whose seas have lost their clarity
for ever

final and second stanza of
"Baltic Coast Coda: Children Dancing"

Living out on contrary margins
you tell them everything, a
boundary of your resistance, a
song, like an old charm
simply a pattern on air


their great


completely to hills and water
out of a grace I counter

from "Counter"

moving (lunchtime)
out of the realm of
false, muddled argument
into that contact
with the world in which
(for which)
I live--
to point towards--
because there is no 'away'
to sling things to
and to live here
is not to escape


it is raining very hard
it is warm
the birds are (plainly)
loving it

whatever it is


dealing with a cow blink pushing up the darkened room a car moist
trying to grow the birds lifting the tarmac as the clouds in islamic
patterns hearing my anger scud across the stars the flowers the
century roosted late a friend defoliated in the cool evening in the
darkened room hearing the earth blink the grass still moist from
hate dealing with a friends cow a car anger blink in the moist
evening trying to help the flowers in the darkened room


to recall
those who are expert on apple trees
the trick being
to love

(a bonfire, a bird's tail
in flight)
to start with

a point
to correlate with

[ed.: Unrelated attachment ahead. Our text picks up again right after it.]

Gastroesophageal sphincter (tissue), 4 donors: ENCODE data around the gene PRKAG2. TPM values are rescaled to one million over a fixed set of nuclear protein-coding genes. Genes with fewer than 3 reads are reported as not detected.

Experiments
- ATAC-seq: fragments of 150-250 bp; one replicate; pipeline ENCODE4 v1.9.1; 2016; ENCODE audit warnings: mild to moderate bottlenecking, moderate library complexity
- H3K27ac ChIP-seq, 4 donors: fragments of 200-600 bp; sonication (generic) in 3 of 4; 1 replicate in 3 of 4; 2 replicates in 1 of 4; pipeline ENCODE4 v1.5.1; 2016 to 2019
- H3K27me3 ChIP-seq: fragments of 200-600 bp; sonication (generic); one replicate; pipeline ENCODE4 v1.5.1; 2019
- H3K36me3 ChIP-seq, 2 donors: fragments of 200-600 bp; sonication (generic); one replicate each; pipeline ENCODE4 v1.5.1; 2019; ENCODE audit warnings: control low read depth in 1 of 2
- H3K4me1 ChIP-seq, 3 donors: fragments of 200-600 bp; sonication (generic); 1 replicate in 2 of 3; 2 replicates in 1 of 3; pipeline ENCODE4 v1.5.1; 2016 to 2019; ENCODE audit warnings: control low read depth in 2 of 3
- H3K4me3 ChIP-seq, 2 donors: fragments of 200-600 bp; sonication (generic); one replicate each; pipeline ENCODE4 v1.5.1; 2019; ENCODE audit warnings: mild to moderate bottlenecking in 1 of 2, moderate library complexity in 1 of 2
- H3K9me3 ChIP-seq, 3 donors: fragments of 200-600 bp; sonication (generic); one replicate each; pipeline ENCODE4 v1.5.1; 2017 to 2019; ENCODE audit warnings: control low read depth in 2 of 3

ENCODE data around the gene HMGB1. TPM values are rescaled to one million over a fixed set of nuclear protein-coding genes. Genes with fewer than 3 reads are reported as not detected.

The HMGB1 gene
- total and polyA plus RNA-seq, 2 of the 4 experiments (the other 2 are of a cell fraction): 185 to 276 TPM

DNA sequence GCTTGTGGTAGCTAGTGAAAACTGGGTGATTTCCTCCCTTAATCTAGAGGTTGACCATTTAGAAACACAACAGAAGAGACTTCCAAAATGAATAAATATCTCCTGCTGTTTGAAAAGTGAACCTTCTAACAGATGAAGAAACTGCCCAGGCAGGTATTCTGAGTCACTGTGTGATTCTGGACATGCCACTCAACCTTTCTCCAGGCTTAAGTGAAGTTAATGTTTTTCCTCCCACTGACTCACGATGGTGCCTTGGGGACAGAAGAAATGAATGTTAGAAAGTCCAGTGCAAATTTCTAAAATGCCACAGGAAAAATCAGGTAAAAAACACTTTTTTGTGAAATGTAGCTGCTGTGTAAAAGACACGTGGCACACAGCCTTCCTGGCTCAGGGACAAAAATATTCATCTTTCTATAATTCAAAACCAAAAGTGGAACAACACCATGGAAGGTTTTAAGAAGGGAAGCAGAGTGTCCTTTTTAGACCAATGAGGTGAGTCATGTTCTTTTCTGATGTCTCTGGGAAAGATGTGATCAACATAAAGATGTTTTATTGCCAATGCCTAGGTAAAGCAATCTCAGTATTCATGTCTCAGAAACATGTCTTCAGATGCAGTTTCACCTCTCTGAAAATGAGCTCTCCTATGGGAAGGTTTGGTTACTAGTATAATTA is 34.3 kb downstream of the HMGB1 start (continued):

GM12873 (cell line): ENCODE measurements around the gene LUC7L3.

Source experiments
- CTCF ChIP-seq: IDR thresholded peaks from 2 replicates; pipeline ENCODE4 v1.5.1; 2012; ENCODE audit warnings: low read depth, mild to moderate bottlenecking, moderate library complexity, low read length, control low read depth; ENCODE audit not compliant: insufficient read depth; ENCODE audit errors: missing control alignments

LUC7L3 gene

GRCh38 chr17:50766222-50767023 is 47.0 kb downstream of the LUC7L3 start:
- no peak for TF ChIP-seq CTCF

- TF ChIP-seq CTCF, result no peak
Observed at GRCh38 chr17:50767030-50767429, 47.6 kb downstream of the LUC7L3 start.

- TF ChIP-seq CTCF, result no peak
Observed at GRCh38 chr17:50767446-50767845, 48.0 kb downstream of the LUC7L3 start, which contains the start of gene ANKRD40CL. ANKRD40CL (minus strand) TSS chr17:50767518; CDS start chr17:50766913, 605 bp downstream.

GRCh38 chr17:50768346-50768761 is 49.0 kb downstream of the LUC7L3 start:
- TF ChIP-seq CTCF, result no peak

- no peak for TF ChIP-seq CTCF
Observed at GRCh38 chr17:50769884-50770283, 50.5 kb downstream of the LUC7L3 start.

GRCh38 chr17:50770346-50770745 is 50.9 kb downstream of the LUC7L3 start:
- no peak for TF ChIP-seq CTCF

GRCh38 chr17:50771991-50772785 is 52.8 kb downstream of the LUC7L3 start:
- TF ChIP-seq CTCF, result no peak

it's important
to make mistakes

in a way, once

in a way


reaching for the measure
the song wavered recalling
smell of parsley

thinned in late may after rain

over and over

air shifting over ground
violin, skylarks wilder
reaching out

by the stone house
trees bent under wind
standing out

years above a river
of years (memory)
in which there is no rest
song lapping

its banks at night
when the owls call
drift down like clouds

like rock
and we to each other calling
our wary friendship

from "Fantasia in the English Choral Tradition"

fleet on
worked gold
shall not be
friend was
in what land

part 2 of "For the Fallen:
A Reading of Y Gododdin"

You can purchase Richard Caddel's Magpie Words directly from publisher West House Books.

Friday 1 October 2010

i.m. Katelyn Etter, 1998-

My niece Katelyn Etter is being adopted, and those adopting her have cut off all contact with her family but written letters--a most unnatural form of communication for her as she saw her grandparents, aunts, brothers, and cousins all the time. We're that sort of nourishing family, and I wish Katie's potential parents could see that.

I miss her so much.